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Letter from F. W. Pethick-Lawrence to Emmeline Pethick-Lawrence

‘The Labour Record and Review’, 19 St Bride Street, London, E.C.—Was sorry to leave her this morning with so many worries. Has spoken with Roscoe, the lawyer, and is about to see Joseph Edwards of the Reformer’s Year Book. Draws her attention to an article in the Independent Review.

Text of an article by Lord Pethick-Lawrence, entitled ‘The Changing East’

Reviews the changes that have taken place since he attended the Indian National Congress at Gauhati in 1926, and reflects on the current problems facing India.

(Carbon copy of a typed original. The article was written for a Souvenir published in connection with the 63rd Indian National Congress. See 2/102–3.)

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Transcript

THE CHANGING EAST.
By Rt Hon Lord Pethick-Lawrence

In 1926 I attended the meeting of the Indian National Congress in Gauhati. I am most interested therefore to learn that it is being held there again this year.

What changes have taken place in the 31 intervening years! Then, Congress was still fighting an uphill battle for independence. Now, India ranks among the great nations of the world. Then the self-governing members of the Commonwealth consisted solely of peoples of European extraction. Now it includes peoples of Asia and Africa.

When I was a boy, India used to be spoken of as part of the “Unchanging East”. No one says that today. Everyone can see that India is changing very fast.

One of the reasons why I have come to India now in my 86th year is to try to find out how India is responding to the claims of the new age. During the few weeks that I have been here I have kept my eyes and ears open and I have learnt a great deal about your problems. I realise how great they are in number and intensity. Here are just a few of them:— Education, language, caste and custom, races, power, employment, population, finance, riches and poverty, social welfare, democratic institutions, international relationships.

I have stayed long enough to realise what a colossal task you have to tackle. But it has been much too short for me to come to any well-balanced conclusion as to the degree of your success. Indeed I doubt whether anyone even with far better knowledge than I is yet in a position to measure your all-round progress. In my view another ten or fifteen years will have to elapse before this can be done.

What I can tell you is that your efforts are being watched with the deepest and most friendly interest by the people of my country and by other members of the Commonwealth.

We want so much that you should succeed magnificently. We want so much that your people should increase their standard of life and their stature. We want to see India playing a noble part in the world.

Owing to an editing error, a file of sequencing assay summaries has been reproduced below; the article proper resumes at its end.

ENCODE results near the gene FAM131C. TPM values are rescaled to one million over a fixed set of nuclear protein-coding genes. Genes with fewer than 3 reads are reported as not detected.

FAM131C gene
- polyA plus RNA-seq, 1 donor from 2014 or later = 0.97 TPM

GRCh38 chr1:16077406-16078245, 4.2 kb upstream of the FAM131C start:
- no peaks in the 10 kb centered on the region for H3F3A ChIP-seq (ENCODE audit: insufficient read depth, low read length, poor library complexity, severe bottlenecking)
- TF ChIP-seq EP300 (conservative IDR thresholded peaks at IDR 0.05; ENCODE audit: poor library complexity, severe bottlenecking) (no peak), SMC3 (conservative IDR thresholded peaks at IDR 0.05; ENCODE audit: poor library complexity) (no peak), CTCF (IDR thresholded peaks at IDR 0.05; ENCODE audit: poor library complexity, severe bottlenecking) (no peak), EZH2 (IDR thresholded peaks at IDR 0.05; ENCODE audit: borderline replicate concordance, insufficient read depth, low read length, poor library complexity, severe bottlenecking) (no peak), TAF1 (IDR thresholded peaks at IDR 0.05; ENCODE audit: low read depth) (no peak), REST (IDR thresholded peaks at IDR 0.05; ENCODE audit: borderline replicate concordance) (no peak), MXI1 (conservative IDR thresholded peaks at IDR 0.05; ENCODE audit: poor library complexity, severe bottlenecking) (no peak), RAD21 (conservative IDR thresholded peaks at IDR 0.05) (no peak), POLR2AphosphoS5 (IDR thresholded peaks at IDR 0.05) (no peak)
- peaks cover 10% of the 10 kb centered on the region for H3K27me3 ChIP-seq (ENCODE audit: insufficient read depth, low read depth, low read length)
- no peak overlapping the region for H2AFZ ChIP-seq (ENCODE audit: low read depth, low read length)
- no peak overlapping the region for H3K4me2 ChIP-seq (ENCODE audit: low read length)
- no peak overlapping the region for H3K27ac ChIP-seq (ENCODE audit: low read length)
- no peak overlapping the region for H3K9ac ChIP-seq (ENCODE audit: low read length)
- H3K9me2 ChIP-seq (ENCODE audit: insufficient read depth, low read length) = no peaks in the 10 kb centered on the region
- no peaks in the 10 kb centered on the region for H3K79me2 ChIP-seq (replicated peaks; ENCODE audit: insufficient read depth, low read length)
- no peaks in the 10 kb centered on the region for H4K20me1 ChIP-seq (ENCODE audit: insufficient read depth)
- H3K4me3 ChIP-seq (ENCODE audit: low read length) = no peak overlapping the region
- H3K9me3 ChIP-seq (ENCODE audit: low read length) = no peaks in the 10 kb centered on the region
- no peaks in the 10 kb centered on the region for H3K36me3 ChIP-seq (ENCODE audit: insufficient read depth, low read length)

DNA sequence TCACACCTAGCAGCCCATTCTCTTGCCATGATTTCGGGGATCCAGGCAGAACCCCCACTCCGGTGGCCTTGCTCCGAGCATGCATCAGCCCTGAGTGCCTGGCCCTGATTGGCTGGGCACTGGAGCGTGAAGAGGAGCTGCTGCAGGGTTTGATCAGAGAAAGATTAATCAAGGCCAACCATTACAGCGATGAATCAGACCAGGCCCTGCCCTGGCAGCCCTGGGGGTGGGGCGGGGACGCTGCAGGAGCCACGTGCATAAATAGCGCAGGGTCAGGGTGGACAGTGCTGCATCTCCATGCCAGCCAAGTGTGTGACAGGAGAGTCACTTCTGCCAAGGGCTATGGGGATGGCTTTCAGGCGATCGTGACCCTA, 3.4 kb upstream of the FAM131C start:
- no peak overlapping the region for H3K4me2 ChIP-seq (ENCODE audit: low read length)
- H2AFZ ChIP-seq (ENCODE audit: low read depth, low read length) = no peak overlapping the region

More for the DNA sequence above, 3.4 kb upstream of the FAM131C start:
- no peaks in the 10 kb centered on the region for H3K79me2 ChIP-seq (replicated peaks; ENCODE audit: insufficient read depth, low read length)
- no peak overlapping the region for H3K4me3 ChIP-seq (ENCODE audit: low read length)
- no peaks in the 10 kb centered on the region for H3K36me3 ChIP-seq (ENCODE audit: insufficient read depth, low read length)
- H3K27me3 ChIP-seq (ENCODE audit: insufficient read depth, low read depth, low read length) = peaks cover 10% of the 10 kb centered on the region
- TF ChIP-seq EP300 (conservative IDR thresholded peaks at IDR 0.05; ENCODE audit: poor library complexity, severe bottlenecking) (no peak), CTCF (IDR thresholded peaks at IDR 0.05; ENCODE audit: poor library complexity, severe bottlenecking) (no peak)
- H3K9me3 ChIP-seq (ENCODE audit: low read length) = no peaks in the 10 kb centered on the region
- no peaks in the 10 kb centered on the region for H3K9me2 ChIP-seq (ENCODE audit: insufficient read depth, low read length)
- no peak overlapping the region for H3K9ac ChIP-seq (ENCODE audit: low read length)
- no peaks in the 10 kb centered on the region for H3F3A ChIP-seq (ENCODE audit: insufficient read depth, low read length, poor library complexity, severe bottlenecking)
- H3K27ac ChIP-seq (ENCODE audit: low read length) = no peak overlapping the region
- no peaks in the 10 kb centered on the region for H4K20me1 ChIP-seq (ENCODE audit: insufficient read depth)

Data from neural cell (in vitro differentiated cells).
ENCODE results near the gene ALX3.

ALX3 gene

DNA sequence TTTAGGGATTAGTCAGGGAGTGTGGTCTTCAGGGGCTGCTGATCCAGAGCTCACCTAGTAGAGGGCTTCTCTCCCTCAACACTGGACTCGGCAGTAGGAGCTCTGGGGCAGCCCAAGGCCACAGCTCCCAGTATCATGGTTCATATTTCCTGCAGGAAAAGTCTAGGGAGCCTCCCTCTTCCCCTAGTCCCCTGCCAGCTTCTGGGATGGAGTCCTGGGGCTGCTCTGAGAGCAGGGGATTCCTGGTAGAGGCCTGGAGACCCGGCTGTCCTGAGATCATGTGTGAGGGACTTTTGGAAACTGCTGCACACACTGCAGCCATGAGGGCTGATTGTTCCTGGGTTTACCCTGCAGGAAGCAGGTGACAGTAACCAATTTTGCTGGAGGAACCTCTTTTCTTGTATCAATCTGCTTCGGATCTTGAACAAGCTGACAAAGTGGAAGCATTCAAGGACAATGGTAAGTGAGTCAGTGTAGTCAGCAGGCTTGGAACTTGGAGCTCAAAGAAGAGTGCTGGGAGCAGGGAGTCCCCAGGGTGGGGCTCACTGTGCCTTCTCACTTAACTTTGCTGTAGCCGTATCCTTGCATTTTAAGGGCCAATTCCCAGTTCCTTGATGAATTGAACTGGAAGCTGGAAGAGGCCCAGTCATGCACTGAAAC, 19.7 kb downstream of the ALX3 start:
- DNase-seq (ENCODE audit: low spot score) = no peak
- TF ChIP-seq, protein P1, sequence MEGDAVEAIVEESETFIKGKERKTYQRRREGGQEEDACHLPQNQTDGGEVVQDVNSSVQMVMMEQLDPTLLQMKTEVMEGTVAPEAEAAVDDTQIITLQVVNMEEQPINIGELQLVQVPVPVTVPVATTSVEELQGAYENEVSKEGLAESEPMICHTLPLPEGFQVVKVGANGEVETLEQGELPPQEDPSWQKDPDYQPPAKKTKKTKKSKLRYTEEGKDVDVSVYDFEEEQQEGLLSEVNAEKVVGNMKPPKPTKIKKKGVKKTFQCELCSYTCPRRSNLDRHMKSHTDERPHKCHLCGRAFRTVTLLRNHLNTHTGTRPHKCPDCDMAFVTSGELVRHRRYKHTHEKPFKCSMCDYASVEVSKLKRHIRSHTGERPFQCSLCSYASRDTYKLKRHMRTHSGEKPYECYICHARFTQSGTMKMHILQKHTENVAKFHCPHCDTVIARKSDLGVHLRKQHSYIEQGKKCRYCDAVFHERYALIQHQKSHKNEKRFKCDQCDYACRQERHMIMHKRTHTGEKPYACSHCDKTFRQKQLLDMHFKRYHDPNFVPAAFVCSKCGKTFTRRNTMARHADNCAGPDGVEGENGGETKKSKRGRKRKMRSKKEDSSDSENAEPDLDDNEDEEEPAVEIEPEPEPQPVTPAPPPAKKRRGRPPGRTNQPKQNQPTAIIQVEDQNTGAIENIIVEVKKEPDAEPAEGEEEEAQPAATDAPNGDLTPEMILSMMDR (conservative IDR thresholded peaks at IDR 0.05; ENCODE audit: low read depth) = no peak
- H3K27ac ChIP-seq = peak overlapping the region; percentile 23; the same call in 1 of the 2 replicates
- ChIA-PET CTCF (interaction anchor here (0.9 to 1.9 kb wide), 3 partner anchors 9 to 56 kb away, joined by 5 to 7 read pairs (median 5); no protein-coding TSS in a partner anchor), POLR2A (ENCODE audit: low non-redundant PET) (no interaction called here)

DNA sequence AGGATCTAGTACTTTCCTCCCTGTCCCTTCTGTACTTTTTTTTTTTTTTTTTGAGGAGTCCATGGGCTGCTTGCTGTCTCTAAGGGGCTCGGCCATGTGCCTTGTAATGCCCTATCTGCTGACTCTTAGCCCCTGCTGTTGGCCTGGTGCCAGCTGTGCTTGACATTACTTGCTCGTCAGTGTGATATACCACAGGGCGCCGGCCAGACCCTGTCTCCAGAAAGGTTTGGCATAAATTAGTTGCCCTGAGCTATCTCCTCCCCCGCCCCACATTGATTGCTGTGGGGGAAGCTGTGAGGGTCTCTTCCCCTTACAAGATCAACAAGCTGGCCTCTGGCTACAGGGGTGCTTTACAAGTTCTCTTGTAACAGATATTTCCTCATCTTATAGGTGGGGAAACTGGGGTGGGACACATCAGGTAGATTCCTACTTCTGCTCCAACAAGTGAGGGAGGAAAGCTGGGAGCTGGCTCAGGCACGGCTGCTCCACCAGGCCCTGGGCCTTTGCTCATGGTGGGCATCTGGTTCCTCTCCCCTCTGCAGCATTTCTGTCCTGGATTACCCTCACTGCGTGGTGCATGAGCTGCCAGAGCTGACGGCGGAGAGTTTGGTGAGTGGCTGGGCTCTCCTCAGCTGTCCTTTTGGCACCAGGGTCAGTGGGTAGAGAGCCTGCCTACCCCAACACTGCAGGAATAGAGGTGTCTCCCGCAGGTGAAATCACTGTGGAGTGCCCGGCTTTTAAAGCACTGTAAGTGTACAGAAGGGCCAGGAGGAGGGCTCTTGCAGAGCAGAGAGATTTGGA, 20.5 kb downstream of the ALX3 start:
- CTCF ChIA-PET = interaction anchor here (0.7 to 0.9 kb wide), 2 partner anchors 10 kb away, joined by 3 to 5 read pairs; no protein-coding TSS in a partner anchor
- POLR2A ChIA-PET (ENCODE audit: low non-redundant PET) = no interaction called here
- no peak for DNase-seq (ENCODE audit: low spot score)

May this Congress at Gauhati bring nearer these high ends!

Letter from Emmeline Pethick to F. W. Lawrence

(Place of writing not indicated.)—Praises his work at The Echo* and refers to various items in the press. Has finished the Board Schools today, and is just off to see Miss Montagu.

(Dated Tuesday.)

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Transcript

Tuesday afternoon.

Thank you for your letters dearest[—]am interested in your measures at the Echo—& am quite sure that you have done the right thing—have infinite confidence in the Jew-man Freddy.

Did you see Ouïda’s letter about Olive Schreiner in the D.N this morning? {1}—Is that the truth do you know?—Did you read what the coster said yesterday in the police court—when asked if he had anything to say in answer to the policeman’s evidence (charge of obstructing traffic) “Taint no use, not a bit—He uses the truth so careless.” Rather sweet nicht wahr? & very applicable to affairs in general in these days. The Education question seems to have got a few days reprieve.

Have done the Board Schools today—& am just off to see Miss Montague who has telegraphed for an interview.

It wants Its Freddy a bit—got a headache principally in the backbone: would like the feel of Its Freddy’s big broad shoulder to night—but will take it “by faith”[.] Meantime loves Its Freddy more than a Bit.. This It

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{1} On 16 July 1901 a long letter by the novelist Ouida appeared in the Daily News protesting against Olive Schreiner’s treatment by the British in South Africa.

Letter from F. W. Pethick-Lawrence to Emmeline Pethick-Lawrence

‘The Echo’ Office, 19 St Bride Street, Fleet Street, E.C.—Is sorry he can’t be with her this afternoon, but he will be especially nice to ‘the two dear kiddies’ at the weekend. His evening (at Trinity) went well, and the Master said that the ‘dear boy’ (Frank Pethick) was much loved.

(Cf. 6/64–5 and 6/71.)

Carbon copy of a letter from Lord Pethick-Lawrence to John Lall

11 Old Square, Lincoln’s Inn, London, W.C.2.—Unemployment seems a more pressing problem in India than low wages, and he was interested to learn of certain manufacturing projects. Thanks him for his kindness during his and his wife’s visit. His wife went on to Hong Kong, and then to North America to visit her children.

(Carbon copy of a typed original.)

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